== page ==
In 2024, the standard VAT tax rate in Switzerland is 8.1%, though there are certain categories that qualify for a reduced rate (2.6%). The accommodation VAT rate is is 3.8%. (6)

Lump-sum taxation for certain foreign nationals in Switzerland

Lump-sum taxation is also known as expenditure-based taxation. (7) It is a simplified assessment procedure for foreign nationals who are domiciled in Switzerland but are not gainfully employed in the country.

It’s worth mentioning that lump-sum taxation is not the same as lump-sum payout tax, which is generally available throughout Switzerland and is a powerful planning tool. (8)

The appeal of expenditure-based taxation lies in that it provides for a special way of assessing income and wealth, although the regular tax rates are applied in calculating the tax amount.

Today, this form of taxation is available to qualifying foreign nationals who:

  • reside in the cantons of Thurgau, St Gallen, Lucerne, or Bern,
  • make Switzerland their tax domicile for the first time or after at least ten years spent outside the country, and
  • are not gainfully employed in Switzerland.

Note: Fewer than 0.1% of taxpayers are taxed on an expenditure basis in Switzerland. (9) The right to expenditure-based taxation expires when a person acquires Swiss citizenship or becomes gainfully employed in Switzerland.

US-Switzerland Tax Treaty

Unlike the vast majority of countries, the US tax system is citizenship-based. This means that both US citizens and permanent residents must file a yearly tax return with the IRS, even if they reside abroad (e.g., Switzerland).

Most Americans living in Switzerland will need to file two tax returns. The first tax return you file will typically be with your catonal tax administration. The second one filed is with the American Internal Revenue Service (IRS). When filing with the IRS, you will need to apply the appropriate credits and exclusions, as well as file the correct administrative forms (e.g., FBAR).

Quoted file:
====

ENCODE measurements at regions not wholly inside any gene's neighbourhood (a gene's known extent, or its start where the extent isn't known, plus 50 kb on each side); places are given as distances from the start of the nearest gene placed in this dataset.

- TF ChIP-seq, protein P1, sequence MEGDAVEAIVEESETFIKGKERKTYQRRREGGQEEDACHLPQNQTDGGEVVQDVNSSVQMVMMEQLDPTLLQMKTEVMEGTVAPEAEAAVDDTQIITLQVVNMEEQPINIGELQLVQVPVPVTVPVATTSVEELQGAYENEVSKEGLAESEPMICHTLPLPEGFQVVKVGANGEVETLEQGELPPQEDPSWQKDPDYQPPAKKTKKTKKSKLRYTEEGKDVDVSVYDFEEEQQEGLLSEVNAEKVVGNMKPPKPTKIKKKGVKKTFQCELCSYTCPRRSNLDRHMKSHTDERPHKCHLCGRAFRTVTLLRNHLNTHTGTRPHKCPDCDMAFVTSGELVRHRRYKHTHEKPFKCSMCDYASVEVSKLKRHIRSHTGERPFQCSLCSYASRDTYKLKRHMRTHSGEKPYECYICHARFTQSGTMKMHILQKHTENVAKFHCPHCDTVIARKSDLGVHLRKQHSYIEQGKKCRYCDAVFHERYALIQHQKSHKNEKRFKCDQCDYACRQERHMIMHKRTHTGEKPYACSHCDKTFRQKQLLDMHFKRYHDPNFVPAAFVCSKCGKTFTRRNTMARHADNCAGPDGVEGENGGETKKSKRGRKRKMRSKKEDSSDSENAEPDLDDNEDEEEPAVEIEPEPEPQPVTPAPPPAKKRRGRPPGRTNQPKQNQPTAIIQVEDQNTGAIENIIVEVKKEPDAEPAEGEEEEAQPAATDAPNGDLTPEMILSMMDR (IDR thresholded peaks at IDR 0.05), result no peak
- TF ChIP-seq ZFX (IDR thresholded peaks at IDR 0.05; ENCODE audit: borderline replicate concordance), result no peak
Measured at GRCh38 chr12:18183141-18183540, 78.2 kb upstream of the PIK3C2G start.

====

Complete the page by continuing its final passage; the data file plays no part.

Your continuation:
All this must be done while ensuring you are strategically aligned with the best approach given the US-Switzerland Tax Treaty. In many cases, consulting with experts in Swiss taxes and US expat taxes is beneficial.

Taxes in Switzerland vs USA

Switzerland VS US Tax Chart

* Reference #10

** Federal Swiss Tax website

*** IRS website

**** US Tax Planning for Expats

Save for later: US Expat Taxes: How to File from Abroad in 6 Simple Steps

Wrapping up: Navigating taxes in Switzerland and the US

Taking time to dig in and research the financial implications of an international move will be key to feeling secure in your approach to Switzerland taxes.

As you’ve read, in many cases, Americans living in Switzerland may not even need to file. In others, it will be necessary to build an expat financial team to advise the best approach to tax and financial planning.

Taxes in Switzerland - FAQ

Is there a wealth tax in Switzerland?

Switzerland imposes a wealth tax at cantonal and municipal levels, but not the federal level. Wealth tax rates vary considerably, ranging from 0.1% to 1%.

Do foreigners pay taxes in Switzerland?

Yes, if they qualify as tax residents in Switzerland. Note that taxes are collected by the cantons, even federal ones. If you have a question about your particular situation, you will need to visit the tax office in your canton.


  1. Notifying a change of address at the register of the population / residents' registration office
  2. Income Tax in Switzerland Compared -
  3. Taxes in Switzerland (
  4. Swiss Tax Rates by Canton
  5. Switzerland - Individual - Taxes on personal income (
  6. Increase in VAT rates from 2024 (
  7. Lump-sum taxation (
  8. Lump-sum payout tax: The seven key points | Credit Suisse Switzerland (
  9. Taxpayers qualifying for Lump-Sum Taxation in Switzerland
  10. Local tax information for Switzerland

Additional resources

Meet the Author

Arielle Tucker is a Certified Financial Planner™ and IRS Enrolled Agent with Connected Financial Planning. She’s spent over a decade working with US expats on US tax and financial planning issues. She is passionate about working with US expats and their families to help secure their financial future reflective of their core values. Arielle grew up in New York and has lived throughout the US, Germany, and Switzerland.